September 2013 - Minnesota Economic Trends
A Closer Look at the Numbers
The Minnesota unemployment rate and job figures get a lot of attention when they are announced on the third Thursday of every month, frequently attracting front-page newspaper coverage statewide. Reporters and economists analyze the numbers and interpret what they say about the economy. While there are plenty of other ways to look at our economic performance, the monthly unemployment rate and job figures are arguably the most closely watched barometer in Minnesota.
This issue of Trends takes an even closer look at those numbers, breaking down the Minnesota unemployment rate by race, gender, education and other characteristics not found in the monthly numbers. Rachel Vilsack's story "Unemployment Under a Microscope," looks at the 2012 "Geographic Profile of Employment and Unemployment," a federal report that comes out every August with an in-depth breakdown of the labor force in each state and in major metropolitan areas.
While stark differences remain in Minnesota unemployment rates by race and ethnicity, the 2012 figures show that joblessness for all groups declined last year. Undoubtedly, we still have more work to do, but the latest report is an encouraging sign, showing the state is making progress in closing the unemployment gap.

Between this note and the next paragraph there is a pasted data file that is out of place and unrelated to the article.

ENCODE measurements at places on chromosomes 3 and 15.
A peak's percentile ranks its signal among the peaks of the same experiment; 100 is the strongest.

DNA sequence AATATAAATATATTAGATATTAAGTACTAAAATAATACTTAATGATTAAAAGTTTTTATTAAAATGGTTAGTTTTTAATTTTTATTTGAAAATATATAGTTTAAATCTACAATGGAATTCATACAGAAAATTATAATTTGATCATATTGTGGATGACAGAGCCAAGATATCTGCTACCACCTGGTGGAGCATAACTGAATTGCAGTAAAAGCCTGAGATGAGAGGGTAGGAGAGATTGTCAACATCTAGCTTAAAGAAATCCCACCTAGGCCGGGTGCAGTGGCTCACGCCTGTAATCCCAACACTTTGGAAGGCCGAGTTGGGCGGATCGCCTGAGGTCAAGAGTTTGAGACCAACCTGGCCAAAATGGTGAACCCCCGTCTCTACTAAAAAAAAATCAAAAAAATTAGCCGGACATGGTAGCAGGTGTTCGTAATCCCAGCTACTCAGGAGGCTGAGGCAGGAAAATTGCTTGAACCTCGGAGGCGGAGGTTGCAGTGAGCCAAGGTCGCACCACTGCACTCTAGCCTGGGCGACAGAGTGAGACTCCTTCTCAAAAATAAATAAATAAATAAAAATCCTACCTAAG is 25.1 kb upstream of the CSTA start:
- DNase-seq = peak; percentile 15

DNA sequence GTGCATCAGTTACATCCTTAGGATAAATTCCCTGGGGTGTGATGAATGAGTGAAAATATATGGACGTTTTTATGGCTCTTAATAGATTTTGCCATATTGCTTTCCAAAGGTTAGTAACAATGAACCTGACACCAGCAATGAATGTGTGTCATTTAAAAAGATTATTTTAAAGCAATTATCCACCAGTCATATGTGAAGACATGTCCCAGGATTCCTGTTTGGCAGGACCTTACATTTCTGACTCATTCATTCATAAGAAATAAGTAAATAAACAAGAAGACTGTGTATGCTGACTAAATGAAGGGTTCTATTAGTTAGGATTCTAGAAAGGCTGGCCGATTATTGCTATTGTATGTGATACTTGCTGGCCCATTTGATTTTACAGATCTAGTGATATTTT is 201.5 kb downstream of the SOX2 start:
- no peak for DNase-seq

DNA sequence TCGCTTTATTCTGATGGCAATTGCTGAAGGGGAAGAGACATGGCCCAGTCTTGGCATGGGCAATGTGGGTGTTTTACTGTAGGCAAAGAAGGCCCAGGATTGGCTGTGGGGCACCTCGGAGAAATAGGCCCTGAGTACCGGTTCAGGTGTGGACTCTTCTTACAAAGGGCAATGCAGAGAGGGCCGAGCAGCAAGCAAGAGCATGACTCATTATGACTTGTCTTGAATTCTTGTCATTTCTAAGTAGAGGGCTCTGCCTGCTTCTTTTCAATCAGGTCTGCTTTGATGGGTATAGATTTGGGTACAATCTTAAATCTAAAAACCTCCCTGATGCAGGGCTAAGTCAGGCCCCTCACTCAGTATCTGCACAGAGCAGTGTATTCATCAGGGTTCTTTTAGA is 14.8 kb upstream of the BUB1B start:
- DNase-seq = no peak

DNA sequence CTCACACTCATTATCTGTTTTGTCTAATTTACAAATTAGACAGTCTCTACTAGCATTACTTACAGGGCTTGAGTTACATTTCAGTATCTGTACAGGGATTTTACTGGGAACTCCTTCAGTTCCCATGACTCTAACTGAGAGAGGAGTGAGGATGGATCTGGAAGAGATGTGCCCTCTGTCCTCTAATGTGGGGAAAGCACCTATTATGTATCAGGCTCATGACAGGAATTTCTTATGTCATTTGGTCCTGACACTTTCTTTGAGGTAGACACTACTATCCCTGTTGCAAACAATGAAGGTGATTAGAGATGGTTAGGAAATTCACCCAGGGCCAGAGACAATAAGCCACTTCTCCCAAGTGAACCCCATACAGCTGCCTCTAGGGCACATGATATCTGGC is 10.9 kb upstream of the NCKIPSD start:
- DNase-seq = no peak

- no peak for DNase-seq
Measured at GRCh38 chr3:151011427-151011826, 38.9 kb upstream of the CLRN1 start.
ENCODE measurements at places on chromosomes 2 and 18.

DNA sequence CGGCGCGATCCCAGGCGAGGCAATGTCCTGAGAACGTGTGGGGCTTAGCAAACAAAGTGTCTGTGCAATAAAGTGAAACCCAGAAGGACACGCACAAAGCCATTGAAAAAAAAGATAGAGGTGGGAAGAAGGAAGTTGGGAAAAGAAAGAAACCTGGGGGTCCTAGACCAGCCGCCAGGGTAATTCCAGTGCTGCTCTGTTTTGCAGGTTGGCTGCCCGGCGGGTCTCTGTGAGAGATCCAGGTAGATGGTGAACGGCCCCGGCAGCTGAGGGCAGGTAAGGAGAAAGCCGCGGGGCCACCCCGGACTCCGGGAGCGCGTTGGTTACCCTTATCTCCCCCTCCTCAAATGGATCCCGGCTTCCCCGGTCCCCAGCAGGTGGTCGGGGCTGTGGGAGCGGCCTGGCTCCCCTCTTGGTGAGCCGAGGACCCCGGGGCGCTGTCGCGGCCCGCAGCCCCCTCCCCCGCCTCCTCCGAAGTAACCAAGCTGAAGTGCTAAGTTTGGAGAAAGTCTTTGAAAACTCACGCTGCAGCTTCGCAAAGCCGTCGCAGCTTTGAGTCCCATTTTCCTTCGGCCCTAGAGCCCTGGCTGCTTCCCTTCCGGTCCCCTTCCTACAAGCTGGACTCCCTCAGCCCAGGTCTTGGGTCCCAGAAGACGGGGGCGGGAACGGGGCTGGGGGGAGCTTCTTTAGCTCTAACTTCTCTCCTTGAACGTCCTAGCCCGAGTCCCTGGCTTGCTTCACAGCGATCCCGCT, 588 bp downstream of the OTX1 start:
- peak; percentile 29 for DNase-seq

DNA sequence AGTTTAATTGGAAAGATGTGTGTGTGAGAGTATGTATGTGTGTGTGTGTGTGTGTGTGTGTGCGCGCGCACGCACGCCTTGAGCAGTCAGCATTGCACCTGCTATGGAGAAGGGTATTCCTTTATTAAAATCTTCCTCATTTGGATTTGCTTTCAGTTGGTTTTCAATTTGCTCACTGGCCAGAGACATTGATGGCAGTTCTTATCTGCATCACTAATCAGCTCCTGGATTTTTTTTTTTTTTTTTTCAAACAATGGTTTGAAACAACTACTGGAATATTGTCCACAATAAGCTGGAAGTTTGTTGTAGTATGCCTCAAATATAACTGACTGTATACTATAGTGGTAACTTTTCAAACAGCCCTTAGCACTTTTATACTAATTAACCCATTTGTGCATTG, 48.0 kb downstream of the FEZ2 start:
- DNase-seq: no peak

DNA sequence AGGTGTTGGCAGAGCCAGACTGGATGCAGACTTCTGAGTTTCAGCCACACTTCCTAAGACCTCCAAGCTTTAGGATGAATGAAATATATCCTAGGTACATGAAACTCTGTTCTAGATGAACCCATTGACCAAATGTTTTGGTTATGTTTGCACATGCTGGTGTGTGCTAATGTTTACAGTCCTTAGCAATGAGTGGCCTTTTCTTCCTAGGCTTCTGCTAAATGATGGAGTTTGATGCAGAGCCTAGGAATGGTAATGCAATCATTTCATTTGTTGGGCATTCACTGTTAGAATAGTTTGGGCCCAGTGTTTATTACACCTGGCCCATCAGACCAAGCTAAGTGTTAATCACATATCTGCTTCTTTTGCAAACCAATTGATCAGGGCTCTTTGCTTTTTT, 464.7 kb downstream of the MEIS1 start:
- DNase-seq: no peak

Other stories in this issue look at how well DEED's Dislocated Worker Program matches jobs with training, what's happening with per capita personal income in the state and what the latest Job Vacancy Survey found.
Finally, I'd like to mention Jerry Brown, a longtime DEED employee who died recently at the age of 50. Jerry was a supervisor in the Labor Market Information Office who made many contributions to this magazine over the years, including sharing a byline with three colleagues in the June issue of Trends. Besides being brilliant and an outstanding data analyst, he was a great guy who would patiently answer my questions about economic data, no matter how silly. Jerry had a lot of friends at DEED and will be greatly missed.